Amboise is a commune in the Indre-et-Loire department in central France. It lies on the banks of the Loire River, 17 miles east of Tours. Today a small market town, it was once home of the French royal court. The town of Amboise is also only about 11 miles away from the historic Château de Chenonceau, situated on the Cher River near the small village of Chenonceaux. Its former name was Ambacia, from the old name of the river and marsh Amasse.
The city is famous for the Clos Lucé manor house where Leonardo da Vinci lived (and ultimately died) at the invitation of King Francis I of France, whose Château d’Amboise, which dominates the town, is located just 1,640 feet away. The narrow streets contain some good examples of timbered housing.
Just outside of the city is the Pagode de Chanteloup, a 144.4 feet tall Chinese Pagoda built in 1775 by the Duke of Choiseul. The Pagoda is seven levels high, with each level slightly smaller than the last one. An interior staircase to reach all levels is open to the public. The Musée de la Poste (in the Hôtel Joyeuse) is a museum tracing the history of the postal delivery service. A 19th-century fountain by John Oswald of a turtle topped by a teddy bear figure, standing in front of the spot where the markets are held.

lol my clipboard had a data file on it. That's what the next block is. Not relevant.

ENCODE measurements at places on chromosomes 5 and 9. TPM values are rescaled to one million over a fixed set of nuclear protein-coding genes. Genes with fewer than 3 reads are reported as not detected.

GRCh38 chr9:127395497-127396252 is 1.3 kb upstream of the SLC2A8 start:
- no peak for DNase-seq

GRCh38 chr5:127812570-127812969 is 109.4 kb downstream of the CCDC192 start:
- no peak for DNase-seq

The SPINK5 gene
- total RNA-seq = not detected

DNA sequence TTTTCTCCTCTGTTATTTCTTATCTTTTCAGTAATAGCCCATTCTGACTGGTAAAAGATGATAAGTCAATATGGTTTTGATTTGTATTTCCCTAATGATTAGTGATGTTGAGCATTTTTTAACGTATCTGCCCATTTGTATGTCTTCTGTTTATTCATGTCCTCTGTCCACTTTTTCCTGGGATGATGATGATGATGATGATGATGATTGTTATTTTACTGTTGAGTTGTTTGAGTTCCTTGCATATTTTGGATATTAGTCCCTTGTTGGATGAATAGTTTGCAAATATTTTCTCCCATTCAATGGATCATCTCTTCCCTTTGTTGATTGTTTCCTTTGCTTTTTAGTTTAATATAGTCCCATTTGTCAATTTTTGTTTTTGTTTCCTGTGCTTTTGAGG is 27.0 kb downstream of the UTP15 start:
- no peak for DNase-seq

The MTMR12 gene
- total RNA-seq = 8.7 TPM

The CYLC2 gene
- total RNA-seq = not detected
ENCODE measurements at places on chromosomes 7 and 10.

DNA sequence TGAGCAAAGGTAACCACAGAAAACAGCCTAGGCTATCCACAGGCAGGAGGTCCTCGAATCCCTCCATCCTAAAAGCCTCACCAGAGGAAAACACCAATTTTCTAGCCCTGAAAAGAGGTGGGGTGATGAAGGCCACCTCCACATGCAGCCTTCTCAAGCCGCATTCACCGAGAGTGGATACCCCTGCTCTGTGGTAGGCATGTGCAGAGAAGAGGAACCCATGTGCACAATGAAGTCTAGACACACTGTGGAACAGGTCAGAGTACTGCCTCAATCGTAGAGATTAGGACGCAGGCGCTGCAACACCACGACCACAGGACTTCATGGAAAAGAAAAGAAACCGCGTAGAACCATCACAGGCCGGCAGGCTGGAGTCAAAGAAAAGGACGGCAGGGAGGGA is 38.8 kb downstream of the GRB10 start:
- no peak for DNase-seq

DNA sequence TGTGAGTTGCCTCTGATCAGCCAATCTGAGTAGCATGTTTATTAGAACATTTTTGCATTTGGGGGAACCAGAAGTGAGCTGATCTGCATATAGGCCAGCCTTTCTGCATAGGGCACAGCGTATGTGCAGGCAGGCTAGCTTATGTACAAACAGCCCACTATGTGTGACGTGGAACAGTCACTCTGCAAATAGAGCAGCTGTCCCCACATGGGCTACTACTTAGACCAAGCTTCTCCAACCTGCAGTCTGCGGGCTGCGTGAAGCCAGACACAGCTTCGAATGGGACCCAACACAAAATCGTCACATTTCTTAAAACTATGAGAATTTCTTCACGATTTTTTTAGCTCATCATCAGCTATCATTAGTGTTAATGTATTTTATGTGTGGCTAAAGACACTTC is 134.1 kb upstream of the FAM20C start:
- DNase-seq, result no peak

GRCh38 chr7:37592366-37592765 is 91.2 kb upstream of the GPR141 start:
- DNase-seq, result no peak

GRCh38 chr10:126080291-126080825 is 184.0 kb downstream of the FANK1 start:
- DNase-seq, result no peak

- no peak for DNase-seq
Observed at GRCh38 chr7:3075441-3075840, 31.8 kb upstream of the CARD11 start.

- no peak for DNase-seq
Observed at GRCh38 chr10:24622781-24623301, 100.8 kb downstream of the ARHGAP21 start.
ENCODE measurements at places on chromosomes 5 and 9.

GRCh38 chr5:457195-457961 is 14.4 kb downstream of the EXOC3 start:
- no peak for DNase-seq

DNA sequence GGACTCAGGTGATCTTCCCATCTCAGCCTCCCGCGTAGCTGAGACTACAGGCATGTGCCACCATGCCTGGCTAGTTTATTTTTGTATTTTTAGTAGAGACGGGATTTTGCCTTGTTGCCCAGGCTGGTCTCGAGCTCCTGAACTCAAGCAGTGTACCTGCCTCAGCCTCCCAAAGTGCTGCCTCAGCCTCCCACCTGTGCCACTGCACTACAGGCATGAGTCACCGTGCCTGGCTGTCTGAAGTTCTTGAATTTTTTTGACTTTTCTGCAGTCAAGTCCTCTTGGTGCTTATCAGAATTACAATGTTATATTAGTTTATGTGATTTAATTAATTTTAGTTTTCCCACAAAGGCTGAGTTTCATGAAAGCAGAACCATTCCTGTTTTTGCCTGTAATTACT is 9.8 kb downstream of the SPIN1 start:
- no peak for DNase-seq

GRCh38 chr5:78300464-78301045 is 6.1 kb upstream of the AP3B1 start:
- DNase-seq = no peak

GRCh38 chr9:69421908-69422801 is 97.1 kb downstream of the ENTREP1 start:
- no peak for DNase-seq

Clovis I (c. 466–511) and the Visigoths signed a peace treaty of alliance here with the Arvernians in 503, which assisted him in his defeat of the Visigothic kingdom in the Battle of Vouillé in 507. Joan of Arc passed through in 1429 on her way to Orleans to the Battle of Patay.
The Château at Amboise was home to Mary Stewart, Queen of Scots, for much of her early life, being raised there at the French court of Henry II. She arrived in France from Scotland in 1548, aged six, via the French king’s favourite palace at Saint Germain en Laye near Paris, and remained in France until 1561, when she returned to her homeland – sailing up the Firth of Forth to Edinburgh on 15 August that year.
Leonardo da Vinci spent the last years of his life in Amboise. Some of his inventions are still there and have not been removed. The house has lost some of its original parts, but it still stands today and has a beautiful overlook of the Loire River.